RabbitMQ Server and Client now have optional PublishMessageFilter and GetMessageFilter callbacks which can be used to intercept outgoing and incoming messages, the IBasicProperties.Type is also pre-populated with the Type name of the message body that was published, e.g:

var mqServer = new RabbitMqServer("localhost") 
    PublishMessageFilter = (queueName, properties, msg) => {
        properties.AppId = "app:{0}".Fmt(queueName);
    GetMessageFilter = (queueName, basicMsg) => {
        var props = basicMsg.BasicProperties;
        receivedMsgType = props.Type; //automatically added by RabbitMqProducer
        receivedMsgApp = props.AppId;

using (var mqClient = mqServer.CreateMessageQueueClient())
    mqClient.Publish(new Hello { Name = "Bugs Bunny" });

receivedMsgApp.Print();   // app:mq:Hello.In
receivedMsgType.Print();  // Hello

Other Minor Changes

Breaking changes

Added new .NET 4.5 Builds

In preparation for introducing Async API’s we’ve added new .NET 4.5 builds for the following packages:

When adding ServiceStack NuGet Packages to a .NET 4.5 project you will now get these newer .NET 4.5 builds instead. The additional builds means you could potentially run into issues if mixing .NET v4.0 and v4.5 builds as all dependencies need to reference the same build version.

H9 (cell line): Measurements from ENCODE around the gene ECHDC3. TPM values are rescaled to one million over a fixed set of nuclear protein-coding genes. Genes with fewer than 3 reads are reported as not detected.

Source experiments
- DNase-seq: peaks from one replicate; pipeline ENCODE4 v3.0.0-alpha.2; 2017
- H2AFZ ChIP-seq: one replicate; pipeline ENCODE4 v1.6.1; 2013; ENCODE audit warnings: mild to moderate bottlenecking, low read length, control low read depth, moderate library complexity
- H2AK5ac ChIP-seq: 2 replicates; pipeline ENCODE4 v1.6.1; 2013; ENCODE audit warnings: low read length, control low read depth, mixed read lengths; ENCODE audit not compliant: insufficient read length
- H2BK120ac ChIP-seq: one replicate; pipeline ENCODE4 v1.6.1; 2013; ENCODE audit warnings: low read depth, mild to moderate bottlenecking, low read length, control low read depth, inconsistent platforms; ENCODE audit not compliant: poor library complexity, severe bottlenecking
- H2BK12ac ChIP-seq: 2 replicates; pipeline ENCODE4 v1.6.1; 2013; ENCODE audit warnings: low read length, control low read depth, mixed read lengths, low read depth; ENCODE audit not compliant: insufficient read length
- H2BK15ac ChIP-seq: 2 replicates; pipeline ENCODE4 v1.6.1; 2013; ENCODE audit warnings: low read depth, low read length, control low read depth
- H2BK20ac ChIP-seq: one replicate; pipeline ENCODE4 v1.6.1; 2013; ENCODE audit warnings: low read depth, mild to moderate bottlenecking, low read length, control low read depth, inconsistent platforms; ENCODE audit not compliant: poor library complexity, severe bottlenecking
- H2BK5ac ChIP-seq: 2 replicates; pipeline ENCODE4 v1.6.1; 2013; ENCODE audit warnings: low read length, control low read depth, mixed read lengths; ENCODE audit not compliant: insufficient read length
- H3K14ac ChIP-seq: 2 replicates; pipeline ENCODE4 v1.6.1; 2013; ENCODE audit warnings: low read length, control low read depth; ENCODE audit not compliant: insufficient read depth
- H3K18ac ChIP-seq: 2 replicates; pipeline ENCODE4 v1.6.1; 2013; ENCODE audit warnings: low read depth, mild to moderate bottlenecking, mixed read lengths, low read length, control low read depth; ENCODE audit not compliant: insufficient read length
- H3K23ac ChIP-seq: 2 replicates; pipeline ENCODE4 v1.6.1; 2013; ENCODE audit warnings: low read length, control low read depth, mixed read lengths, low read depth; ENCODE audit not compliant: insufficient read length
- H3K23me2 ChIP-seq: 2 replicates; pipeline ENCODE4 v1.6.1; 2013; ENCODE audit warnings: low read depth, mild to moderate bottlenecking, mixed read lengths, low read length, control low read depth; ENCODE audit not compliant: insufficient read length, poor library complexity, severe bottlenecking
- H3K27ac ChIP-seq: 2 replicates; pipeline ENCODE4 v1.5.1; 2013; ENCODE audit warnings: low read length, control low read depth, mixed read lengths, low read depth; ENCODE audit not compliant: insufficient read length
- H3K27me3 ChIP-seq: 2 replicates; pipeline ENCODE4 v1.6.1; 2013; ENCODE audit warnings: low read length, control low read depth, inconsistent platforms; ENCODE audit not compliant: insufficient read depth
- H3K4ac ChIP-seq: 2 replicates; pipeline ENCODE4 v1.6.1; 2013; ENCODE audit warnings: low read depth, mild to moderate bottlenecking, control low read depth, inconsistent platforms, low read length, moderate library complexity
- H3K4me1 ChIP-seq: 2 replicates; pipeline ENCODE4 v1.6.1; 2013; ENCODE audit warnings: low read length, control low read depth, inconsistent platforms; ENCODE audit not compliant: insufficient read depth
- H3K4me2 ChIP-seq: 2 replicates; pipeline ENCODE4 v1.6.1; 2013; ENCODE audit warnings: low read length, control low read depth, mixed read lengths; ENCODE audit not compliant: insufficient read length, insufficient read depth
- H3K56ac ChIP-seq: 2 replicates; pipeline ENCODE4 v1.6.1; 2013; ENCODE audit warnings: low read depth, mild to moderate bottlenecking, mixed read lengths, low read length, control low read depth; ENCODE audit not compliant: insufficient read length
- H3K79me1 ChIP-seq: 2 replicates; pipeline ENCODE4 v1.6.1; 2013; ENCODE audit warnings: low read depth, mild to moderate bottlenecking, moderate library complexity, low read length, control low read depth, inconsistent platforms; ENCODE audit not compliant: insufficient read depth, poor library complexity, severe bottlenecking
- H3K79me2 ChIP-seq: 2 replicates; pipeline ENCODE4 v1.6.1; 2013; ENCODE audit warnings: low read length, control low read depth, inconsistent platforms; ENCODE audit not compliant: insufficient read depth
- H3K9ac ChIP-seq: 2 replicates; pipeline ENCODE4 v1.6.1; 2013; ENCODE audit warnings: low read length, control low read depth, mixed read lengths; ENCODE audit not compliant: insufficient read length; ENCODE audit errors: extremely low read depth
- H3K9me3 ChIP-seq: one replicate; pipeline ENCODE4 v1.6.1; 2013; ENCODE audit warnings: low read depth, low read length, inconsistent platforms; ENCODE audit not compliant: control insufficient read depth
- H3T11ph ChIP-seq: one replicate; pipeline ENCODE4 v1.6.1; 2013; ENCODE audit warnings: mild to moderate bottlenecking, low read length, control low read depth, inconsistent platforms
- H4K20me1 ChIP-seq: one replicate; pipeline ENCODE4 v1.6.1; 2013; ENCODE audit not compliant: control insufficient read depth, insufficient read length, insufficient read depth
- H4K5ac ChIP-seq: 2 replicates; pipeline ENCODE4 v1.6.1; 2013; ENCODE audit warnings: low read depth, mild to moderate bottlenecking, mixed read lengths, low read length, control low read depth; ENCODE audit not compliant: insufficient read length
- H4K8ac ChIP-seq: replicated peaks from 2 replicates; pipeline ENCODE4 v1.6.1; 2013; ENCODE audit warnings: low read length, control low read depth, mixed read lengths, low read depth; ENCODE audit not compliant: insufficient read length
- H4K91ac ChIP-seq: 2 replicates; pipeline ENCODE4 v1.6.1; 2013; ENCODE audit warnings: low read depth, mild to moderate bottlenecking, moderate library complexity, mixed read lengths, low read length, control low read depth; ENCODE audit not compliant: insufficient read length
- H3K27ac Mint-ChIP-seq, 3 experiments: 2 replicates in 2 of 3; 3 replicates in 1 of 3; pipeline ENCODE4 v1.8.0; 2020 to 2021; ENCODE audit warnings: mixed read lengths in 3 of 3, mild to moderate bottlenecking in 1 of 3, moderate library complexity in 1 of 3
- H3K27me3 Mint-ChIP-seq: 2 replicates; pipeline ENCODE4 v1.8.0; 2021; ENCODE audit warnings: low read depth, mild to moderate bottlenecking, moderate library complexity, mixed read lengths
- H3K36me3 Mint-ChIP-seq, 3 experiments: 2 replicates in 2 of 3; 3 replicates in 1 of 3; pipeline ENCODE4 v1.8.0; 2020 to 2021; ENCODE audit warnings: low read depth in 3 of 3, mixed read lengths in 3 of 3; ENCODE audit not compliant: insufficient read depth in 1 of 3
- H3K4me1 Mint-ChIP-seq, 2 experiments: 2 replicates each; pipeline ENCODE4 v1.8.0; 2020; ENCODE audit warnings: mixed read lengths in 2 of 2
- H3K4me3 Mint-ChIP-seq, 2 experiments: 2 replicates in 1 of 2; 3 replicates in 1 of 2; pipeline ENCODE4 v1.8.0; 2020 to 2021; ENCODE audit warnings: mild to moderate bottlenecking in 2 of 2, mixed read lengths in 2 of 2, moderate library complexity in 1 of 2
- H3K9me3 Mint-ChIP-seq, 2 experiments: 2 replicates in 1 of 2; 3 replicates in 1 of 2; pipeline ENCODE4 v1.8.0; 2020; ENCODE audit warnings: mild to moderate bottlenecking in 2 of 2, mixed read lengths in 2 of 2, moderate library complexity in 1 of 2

Should you need to, the easiest way to fix any versioning issues is to make sure all projects use the same .NET Framework version (e.g. .NET 4.5) and then just uninstall and re-install the ServiceStack NuGet packages.

Removed ThreadStatic OrmLite Configuration

We’ve also removed our existing ThreadStatic config variables (used to temporarily override global configuration). Most per-connection state is now stored on the connection e.g. CommandTimeout was previously overridden with:

var hold = OrmLiteConfig.TSCommandTimeout;
try {
	OrmLiteConfig.TSCommandTimeout = 60;
} finally {
	OrmLiteConfig.TSCommandTimeout = hold;

Is now set directly on the connection (and only applies to that connection), e.g:

using (var db = DbFactory.Open())

Likewise if you ever need to access the current OrmLiteConfig.DialectProvider, it should now be retrieved from the IDbConnection, i.e:


and if you ever need to access the underlying ADO.NET IDbConnection or IDbCommand you can access them via the following APIs:

IDbConnection adoDb = db.ToDbConnection();
IDbCommand adoDbCmd = dmCmd.ToDbCommand();

IReturnVoid now returns void

All IReturnVoid API’s on Service Clients have been changed to return void instead of HttpWebResponse which needed to be explicitly disposed by the callee.

To access the HttpWebResponse, Request DTO’s can be changed to IReturn<HttpWebResponse>

public class EmptyResponse : IReturn<HttpWebResponse> { ... }

Alternatively the Response can be specified on the call-site with:

HttpWebResponse response = client.Get<HttpWebResponse>(new EmptyResponse());